Tuesday, 17 March 2015

Sabah, Sarawak can be ‘rags to riches’ story

Jeffrey Kitingan joins the “war of words” between two former Sabah Chief Ministers on “Sabah rights”.

KOTA KINABALU: Sabah and Sarawak, relegated now to the dubious distinction of being the poorest states in the Federation, can rise once again and become the richest states in the country in a “rags to riches” story, a reversal of the “riches to rags” story which began in 1976.

Bingkor assemblyman Jeffrey Kitingan expressed confidence that this could happen once, for starters, Sabah and Sarawak “regain their position as Equal Partners of the peninsula in the Federation”.

At present, he pointed out that “the two Borneo states had been relegated to being the 12th and 13th states in the Federation” in the wake of Singapore ending, in 1965, its merger with the peninsula and its exit from Malaysia.

The emergence of Sabah and Sarawak as the richest states in the Federation, added Jeffrey who is also Star Sabah Chief, hinges on the Federal Government complying with the Federal Constitution, the supreme law of the land, on the return of revenues collected in the Borneo states.

The arrears of the 40 per cent due to Sabah alone from 1963 until now would definitely be more than RM50 billion, estimates Jeffrey. “This will not only make Sabah the richest State in the nation but one of the very few nations in the world with a positive reserve.”

He was referring to calls in the local media and the social media for two-fifths, or 40 per cent of the net revenue collected by the Federal Government in the Borneo states, to be returned to them in line with the Federal Constitution, and regaining oil and gas rights, among other rights issues.

He was also commenting on the continuing war of words in the local media between former Sabah Chief Minister Harris Salleh and Joseph Pairin Kitingan, the Huguan Siou and a former Sabah Chief Minister, on “the loss of Sabah (and Sarawak) rights”.

Jeffrey warned that the financial position of Sabah and Sarawak would worsen come April 1, “when the people are taken for a ride once again as fools”, with a double whammy i.e. the imposition of 6 per cent Goods and Services Tax (GST), and the abolishment of the Sales and Service Tax (SST) retained by the Sabah and Sarawak Governments, even as the crippling National Cabotage Policy (NCP) continues.

Under the NCP, Sabah and Sarawak cannot import or export goods directly even from nearby places like Hong Kong and China, but must do so through Port Klang, the designed National Load and Transshipment Centre. Carriage in Malaysian waters has to be via locally-registered ships, generally owned by shippers in the peninsula.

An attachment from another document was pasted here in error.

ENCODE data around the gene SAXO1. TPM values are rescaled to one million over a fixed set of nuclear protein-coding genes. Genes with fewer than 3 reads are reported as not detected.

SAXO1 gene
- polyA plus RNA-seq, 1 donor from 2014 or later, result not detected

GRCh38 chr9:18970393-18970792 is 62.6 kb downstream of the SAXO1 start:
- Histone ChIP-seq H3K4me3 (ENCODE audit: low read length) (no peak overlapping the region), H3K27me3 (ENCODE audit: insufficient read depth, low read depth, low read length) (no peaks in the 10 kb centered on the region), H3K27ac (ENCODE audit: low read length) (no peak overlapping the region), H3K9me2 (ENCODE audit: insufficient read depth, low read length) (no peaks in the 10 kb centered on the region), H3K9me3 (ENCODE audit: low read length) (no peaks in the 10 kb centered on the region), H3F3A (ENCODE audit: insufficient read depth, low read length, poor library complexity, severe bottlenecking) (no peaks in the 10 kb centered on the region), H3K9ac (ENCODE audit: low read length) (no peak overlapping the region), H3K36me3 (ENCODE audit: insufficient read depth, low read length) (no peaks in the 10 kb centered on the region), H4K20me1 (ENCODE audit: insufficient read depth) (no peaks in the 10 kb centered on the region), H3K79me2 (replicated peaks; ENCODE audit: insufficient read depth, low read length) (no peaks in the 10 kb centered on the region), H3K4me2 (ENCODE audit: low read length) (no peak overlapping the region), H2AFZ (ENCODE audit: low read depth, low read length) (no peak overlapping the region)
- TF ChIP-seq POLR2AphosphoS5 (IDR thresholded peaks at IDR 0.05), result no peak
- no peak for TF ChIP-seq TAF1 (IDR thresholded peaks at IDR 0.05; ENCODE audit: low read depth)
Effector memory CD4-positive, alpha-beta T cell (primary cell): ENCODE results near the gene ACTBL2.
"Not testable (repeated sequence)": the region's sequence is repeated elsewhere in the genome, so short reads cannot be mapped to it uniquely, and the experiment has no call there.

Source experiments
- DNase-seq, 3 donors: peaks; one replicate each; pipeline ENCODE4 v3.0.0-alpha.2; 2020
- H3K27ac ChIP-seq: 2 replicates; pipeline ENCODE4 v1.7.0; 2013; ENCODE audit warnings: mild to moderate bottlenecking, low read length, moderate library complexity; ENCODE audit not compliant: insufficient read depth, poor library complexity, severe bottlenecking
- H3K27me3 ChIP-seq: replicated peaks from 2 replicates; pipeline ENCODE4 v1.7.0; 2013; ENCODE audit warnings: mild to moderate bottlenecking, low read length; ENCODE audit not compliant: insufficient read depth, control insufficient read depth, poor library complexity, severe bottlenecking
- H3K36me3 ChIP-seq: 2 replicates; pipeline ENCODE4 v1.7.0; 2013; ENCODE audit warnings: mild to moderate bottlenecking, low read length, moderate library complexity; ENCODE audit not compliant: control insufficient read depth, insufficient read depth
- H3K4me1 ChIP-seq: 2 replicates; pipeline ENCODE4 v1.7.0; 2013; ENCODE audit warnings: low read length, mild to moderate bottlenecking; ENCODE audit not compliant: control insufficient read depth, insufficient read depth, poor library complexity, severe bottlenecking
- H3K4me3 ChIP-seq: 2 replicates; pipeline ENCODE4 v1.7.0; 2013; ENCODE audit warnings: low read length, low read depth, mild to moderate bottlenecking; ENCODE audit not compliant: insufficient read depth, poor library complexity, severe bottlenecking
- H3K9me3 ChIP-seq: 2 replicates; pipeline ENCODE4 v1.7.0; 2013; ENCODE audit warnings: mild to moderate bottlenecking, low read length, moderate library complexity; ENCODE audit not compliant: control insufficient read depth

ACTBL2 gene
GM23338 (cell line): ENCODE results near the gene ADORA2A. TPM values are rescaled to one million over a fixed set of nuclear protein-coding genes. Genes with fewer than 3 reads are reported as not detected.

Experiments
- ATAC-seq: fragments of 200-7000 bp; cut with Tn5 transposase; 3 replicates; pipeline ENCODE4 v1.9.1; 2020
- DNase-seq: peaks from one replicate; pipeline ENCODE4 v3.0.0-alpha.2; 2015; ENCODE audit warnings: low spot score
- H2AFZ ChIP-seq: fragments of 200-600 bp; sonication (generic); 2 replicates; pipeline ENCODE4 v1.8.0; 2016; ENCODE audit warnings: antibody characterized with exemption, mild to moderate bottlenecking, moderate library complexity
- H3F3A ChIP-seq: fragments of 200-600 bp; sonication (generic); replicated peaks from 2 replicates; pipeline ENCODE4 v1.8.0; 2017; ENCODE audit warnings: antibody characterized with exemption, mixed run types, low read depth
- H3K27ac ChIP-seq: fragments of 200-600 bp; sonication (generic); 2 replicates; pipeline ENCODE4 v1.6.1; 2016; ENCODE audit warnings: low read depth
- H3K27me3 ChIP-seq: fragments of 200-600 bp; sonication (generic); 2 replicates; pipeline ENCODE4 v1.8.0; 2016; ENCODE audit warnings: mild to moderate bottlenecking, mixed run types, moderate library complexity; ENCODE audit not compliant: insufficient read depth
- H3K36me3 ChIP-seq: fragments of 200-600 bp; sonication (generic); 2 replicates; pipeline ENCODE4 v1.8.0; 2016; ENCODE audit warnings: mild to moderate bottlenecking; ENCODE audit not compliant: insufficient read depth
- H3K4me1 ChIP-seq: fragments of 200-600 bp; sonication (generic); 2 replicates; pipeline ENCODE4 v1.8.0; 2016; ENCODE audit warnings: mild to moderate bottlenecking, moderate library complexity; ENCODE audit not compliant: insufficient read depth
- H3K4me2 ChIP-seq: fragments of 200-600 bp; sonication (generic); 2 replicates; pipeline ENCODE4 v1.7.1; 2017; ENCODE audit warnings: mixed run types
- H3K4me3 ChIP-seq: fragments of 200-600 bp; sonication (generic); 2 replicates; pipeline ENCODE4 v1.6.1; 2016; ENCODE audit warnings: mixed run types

“Already, as a result of the NCP among others, the cost of living in Sabah and Sarawak is much higher than that in the peninsula while the standard of living is lower,” fumed Jeffrey. “At the same time, the minimum wage at RM800 per month in Sabah, Sarawak and Labuan is much lower than the RM900 per month for the peninsula.”

Gambling companies, all based in the peninsula, are also siphoning away millions from Sabah and Sarawak.

Jeffrey, returning to his main theme, pointed out that under Part IV Item 2(1) of the Tenth Schedule in the Federal Constitution, Sabah and Sarawak are entitled to two-fifths (40 per cent) of the net revenue collected in the two Borneo states.

Sabah can be an advanced economy bringing prosperity to its people.

Why is the federal government ignoring the Federal Constitution and not returning the 40 per cent net revenue collected from Sabah and Sarawak?

”If the Umno Sabah and Barisan Nasional (BN) leaders genuinely care for the welfare and interests of Sabahans, they should claim for the return of the 40 per cent net revenue collected from Sabah from 1963 until now,” demanded Jeffrey. “The tens of billions will propel Sabah into an advanced economy and prosperity for Sabahans.”

Petronas is making billions of ringgit from Sabah’s oil and gas, he noted. “Between 2012 and 2015, Petronas was expected to receive more than RM85 billion. Sabah only gets a measly 5 per cent share which is only about RM4.25 billion.”

”Major oil companies producing oil and gas from Sabah are paying billions in taxes each year.”

So are big plantation companies based in the peninsula but with huge acreages in Sabah and paying billions each year, he continued. “Billions more are collected as Federal taxes and other government revenue from Sabah businesses and ordinary Sabahans each year.”

“The Customs Department in Sabah alone collects more than RM830 million with another RM1.2 billion in GST for the remaining nine months this year.”



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